It’s December, and, for my mother’s family, the Rittenhouse clan, that means a makeshift reunion in Colorado over Christmas. For my nuclear family, The Florine-Healy clan, that means a road trip from Chicagoland to Denverland. We’ve been making this trip and ones like it every year for as long as I can remember. My brothers, my father, and I have gotten this travel down to a precise science, and in our heads, the perfect trip goes something like this.
Sometime in December, Mom will let us all know that we’re leaving early in the morning, around 5:00 a.m., on Sunday. She will observe her semi-annual tradition of reminding us that we should pack in soft-sided duffle-bags because they squish more easily in the back of the car and that we will be able to do laundry if we run out of clothes so pack light.
Somewhere around 5:00 a.m. on Saturday, mom will go into Noah’s Ark mode, creating piles two at a time and designating where they will go in the car. Sometime before dinner, my dad will start to get his things together, put timers on the lights, and begin tripping over said piles. At dinner, my mom will tell us that she thinks we should leave closer to 3:00 a.m. to “beat traffic.” We were all expecting this. So far, so good.
My brothers and I will not pack until around 8 or 9 p.m. In fact, my brother Patrick, will call my cell around 7:00 to tell the family that he’s gotten out of work but still has to do laundry, clean his house, and convince his roommates to watch his dog while he’s gone. My sister-in-law, Claire, will call soon after that to tell us that Dennis’ band practice is going a bit long but they should be pulling into the driveway around 9:00. I will neglect the details and tell my mom that everyone will be at the house by 9:30, at which point she will begin to recite the Serenity Prayer.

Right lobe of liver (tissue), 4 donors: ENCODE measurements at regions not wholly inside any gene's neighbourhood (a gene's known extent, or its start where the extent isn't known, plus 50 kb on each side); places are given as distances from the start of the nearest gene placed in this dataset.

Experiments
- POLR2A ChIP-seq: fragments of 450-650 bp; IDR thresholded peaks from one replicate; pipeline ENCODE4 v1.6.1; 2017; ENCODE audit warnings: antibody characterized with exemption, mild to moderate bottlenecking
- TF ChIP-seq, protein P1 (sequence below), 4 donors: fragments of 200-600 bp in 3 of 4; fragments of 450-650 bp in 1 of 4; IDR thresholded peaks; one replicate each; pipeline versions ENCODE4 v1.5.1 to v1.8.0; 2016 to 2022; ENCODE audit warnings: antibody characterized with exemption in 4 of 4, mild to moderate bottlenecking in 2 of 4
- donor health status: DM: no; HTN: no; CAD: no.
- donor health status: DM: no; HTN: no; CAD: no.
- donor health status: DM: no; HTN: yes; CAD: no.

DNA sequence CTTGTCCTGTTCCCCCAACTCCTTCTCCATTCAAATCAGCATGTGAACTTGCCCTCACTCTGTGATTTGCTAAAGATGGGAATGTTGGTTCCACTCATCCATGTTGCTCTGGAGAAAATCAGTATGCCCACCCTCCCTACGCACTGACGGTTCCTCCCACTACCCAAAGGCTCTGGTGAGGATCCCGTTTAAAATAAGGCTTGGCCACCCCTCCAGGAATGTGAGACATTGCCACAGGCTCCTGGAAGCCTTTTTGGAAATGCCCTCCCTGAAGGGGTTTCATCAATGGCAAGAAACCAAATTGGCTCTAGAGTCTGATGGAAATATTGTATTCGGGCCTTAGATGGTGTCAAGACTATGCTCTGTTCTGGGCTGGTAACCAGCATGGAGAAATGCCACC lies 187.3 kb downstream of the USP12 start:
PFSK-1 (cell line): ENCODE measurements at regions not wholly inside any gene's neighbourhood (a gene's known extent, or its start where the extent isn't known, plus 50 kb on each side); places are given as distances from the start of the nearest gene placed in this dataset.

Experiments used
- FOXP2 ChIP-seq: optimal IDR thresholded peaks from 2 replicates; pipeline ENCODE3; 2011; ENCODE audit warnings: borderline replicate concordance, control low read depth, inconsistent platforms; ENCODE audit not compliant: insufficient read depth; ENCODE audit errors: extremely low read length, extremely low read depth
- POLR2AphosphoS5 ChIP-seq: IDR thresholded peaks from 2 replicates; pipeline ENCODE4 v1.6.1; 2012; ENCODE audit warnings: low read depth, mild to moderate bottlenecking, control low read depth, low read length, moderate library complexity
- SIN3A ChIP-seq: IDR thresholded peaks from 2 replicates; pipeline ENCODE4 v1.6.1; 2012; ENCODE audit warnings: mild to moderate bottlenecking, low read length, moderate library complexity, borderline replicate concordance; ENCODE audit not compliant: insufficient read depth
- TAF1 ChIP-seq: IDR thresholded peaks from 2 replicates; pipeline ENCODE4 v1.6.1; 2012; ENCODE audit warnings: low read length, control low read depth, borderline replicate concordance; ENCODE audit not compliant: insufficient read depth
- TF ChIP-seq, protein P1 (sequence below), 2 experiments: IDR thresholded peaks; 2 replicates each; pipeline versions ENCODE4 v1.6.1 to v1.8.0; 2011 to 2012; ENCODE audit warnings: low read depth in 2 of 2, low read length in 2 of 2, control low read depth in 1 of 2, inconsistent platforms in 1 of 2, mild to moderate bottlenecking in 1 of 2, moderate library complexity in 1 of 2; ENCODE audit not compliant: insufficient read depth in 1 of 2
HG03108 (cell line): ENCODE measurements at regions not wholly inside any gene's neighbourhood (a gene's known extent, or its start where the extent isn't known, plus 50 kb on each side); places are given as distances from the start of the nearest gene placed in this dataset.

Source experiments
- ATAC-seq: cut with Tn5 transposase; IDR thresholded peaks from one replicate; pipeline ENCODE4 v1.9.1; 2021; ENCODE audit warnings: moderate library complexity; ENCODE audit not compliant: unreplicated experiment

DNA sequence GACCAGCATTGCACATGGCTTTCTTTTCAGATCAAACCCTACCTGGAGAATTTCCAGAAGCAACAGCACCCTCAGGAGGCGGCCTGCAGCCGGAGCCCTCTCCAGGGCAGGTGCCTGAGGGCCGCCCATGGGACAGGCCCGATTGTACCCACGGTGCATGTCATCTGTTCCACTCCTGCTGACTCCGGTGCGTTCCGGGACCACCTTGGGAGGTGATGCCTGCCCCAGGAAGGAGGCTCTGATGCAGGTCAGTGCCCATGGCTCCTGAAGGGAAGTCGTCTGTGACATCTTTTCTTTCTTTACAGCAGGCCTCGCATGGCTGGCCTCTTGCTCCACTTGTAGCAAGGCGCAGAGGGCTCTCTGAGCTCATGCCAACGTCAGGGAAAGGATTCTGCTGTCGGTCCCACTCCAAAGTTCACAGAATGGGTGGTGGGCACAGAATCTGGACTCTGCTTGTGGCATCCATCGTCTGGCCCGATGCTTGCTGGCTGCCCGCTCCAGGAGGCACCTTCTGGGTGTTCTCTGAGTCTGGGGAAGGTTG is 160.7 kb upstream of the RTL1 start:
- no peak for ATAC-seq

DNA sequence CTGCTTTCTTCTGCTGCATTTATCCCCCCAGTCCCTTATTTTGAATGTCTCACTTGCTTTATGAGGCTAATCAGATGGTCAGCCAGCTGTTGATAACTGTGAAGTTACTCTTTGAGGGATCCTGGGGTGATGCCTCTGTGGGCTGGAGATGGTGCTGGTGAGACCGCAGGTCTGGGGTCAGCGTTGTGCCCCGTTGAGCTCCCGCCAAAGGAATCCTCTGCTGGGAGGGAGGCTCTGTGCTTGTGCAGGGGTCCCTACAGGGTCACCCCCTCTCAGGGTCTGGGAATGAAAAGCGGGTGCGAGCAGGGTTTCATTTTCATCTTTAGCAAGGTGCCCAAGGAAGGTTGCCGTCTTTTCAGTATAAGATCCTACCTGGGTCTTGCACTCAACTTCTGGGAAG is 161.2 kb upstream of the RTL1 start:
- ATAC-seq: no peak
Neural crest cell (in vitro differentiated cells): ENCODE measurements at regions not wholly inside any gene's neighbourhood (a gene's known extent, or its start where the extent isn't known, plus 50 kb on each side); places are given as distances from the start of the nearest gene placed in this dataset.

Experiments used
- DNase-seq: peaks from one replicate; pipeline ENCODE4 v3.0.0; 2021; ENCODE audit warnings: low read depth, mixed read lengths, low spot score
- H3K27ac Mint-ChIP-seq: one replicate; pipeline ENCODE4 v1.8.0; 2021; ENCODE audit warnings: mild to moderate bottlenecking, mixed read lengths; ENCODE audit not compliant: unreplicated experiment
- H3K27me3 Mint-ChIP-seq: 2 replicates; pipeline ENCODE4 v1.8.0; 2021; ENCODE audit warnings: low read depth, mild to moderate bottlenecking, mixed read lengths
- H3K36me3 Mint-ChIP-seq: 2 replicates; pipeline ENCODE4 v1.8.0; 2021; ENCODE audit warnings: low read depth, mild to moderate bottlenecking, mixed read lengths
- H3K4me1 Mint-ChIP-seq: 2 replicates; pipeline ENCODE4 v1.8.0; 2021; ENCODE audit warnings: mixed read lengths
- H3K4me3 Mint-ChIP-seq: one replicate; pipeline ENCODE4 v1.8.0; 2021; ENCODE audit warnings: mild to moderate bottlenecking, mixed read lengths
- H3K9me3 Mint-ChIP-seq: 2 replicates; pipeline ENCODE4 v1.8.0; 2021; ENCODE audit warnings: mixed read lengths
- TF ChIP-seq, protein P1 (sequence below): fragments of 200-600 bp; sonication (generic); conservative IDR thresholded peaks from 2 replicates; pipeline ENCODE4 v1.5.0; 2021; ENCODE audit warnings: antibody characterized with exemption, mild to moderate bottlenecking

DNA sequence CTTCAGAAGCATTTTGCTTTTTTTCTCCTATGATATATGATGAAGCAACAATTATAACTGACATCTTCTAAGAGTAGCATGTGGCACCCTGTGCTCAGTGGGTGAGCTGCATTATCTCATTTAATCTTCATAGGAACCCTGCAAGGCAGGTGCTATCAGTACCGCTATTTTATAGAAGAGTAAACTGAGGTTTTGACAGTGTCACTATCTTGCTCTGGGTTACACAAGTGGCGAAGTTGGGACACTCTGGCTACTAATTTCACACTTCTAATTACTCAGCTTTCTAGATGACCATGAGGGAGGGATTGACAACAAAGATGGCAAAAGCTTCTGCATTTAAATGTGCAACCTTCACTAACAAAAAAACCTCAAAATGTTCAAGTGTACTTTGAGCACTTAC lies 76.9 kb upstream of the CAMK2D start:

My boyfriend Ben, my brother RC, and I will while away the hours to 3:00 a.m. by watching reruns of The Fresh Prince of Bel Aire while my mom and dad go to bed around 9:00. At 9:15, Dennis and Claire will roll in, throw their stuff in my car, and come in to join RC and I in the living room. My mom will come downstairs at 10:00, revealing to all of us, as if it were some great surprise, that she can’t sleep and that she thinks we should pack up the cars and leave now and for the love of Pete, where is Patrick? Meanwhile, Patrick will be in the driveway, trying to remember why he packed, like, three hard-sided bags and casually stuffing his inexplicably multiple pairs of steel-toed work boots into all available crannies of my mom’s car.
After what my mom thinks is half an hour, but what is really about ten minutes, both cars will be suitably packed, RC will have woken up his daughter and gotten her into her car seat, and she will have fallen asleep again. Dennis, Patrick, RC, and my dad will be in the middle of playing a loud game of tetris with their cars because two will fit in the garage, and two will fit in the driveway, but whose goes where is based largely on seniority, maneuverability, and whether Venus is in retrograde. In the interim, Ben, Claire, and I will have found comfortable seats in my car, parked it at the end of the driveway, and been nonchalantly discussing current events over a box of Cheez-its.